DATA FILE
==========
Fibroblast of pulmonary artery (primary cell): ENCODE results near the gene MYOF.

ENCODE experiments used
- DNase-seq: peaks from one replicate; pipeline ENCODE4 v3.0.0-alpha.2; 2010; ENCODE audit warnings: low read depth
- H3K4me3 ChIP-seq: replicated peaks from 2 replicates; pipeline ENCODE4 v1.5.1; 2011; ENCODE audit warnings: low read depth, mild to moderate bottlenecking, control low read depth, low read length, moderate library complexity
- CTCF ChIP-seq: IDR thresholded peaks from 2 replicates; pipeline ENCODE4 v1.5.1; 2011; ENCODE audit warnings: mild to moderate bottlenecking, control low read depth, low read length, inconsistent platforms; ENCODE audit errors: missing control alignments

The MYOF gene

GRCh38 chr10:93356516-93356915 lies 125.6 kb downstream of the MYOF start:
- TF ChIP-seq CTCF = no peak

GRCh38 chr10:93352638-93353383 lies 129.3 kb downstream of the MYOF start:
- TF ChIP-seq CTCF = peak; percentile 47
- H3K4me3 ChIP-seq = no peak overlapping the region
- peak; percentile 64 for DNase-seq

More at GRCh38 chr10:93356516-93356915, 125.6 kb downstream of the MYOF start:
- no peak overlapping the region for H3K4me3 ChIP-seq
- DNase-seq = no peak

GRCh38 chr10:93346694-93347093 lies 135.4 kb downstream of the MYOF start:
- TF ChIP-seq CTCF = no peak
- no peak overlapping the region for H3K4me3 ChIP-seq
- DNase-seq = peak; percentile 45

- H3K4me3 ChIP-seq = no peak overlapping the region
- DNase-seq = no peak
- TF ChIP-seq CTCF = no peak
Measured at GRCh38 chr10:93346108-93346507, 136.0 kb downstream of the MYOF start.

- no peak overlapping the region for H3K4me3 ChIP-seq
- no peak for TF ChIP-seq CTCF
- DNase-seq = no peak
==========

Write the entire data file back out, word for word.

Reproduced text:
Fibroblast of pulmonary artery (primary cell): ENCODE results near the gene MYOF.

ENCODE experiments used
- DNase-seq: peaks from one replicate; pipeline ENCODE4 v3.0.0-alpha.2; 2010; ENCODE audit warnings: low read depth
- H3K4me3 ChIP-seq: replicated peaks from 2 replicates; pipeline ENCODE4 v1.5.1; 2011; ENCODE audit warnings: low read depth, mild to moderate bottlenecking, control low read depth, low read length, moderate library complexity
- CTCF ChIP-seq: IDR thresholded peaks from 2 replicates; pipeline ENCODE4 v1.5.1; 2011; ENCODE audit warnings: mild to moderate bottlenecking, control low read depth, low read length, inconsistent platforms; ENCODE audit errors: missing control alignments

The MYOF gene

GRCh38 chr10:93356516-93356915 lies 125.6 kb downstream of the MYOF start:
- TF ChIP-seq CTCF = no peak

GRCh38 chr10:93352638-93353383 lies 129.3 kb downstream of the MYOF start:
- TF ChIP-seq CTCF = peak; percentile 47
- H3K4me3 ChIP-seq = no peak overlapping the region
- peak; percentile 64 for DNase-seq

More at GRCh38 chr10:93356516-93356915, 125.6 kb downstream of the MYOF start:
- no peak overlapping the region for H3K4me3 ChIP-seq
- DNase-seq = no peak

GRCh38 chr10:93346694-93347093 lies 135.4 kb downstream of the MYOF start:
- TF ChIP-seq CTCF = no peak
- no peak overlapping the region for H3K4me3 ChIP-seq
- DNase-seq = peak; percentile 45

- H3K4me3 ChIP-seq = no peak overlapping the region
- DNase-seq = no peak
- TF ChIP-seq CTCF = no peak
Measured at GRCh38 chr10:93346108-93346507, 136.0 kb downstream of the MYOF start.

- no peak overlapping the region for H3K4me3 ChIP-seq
- no peak for TF ChIP-seq CTCF
- DNase-seq = no peak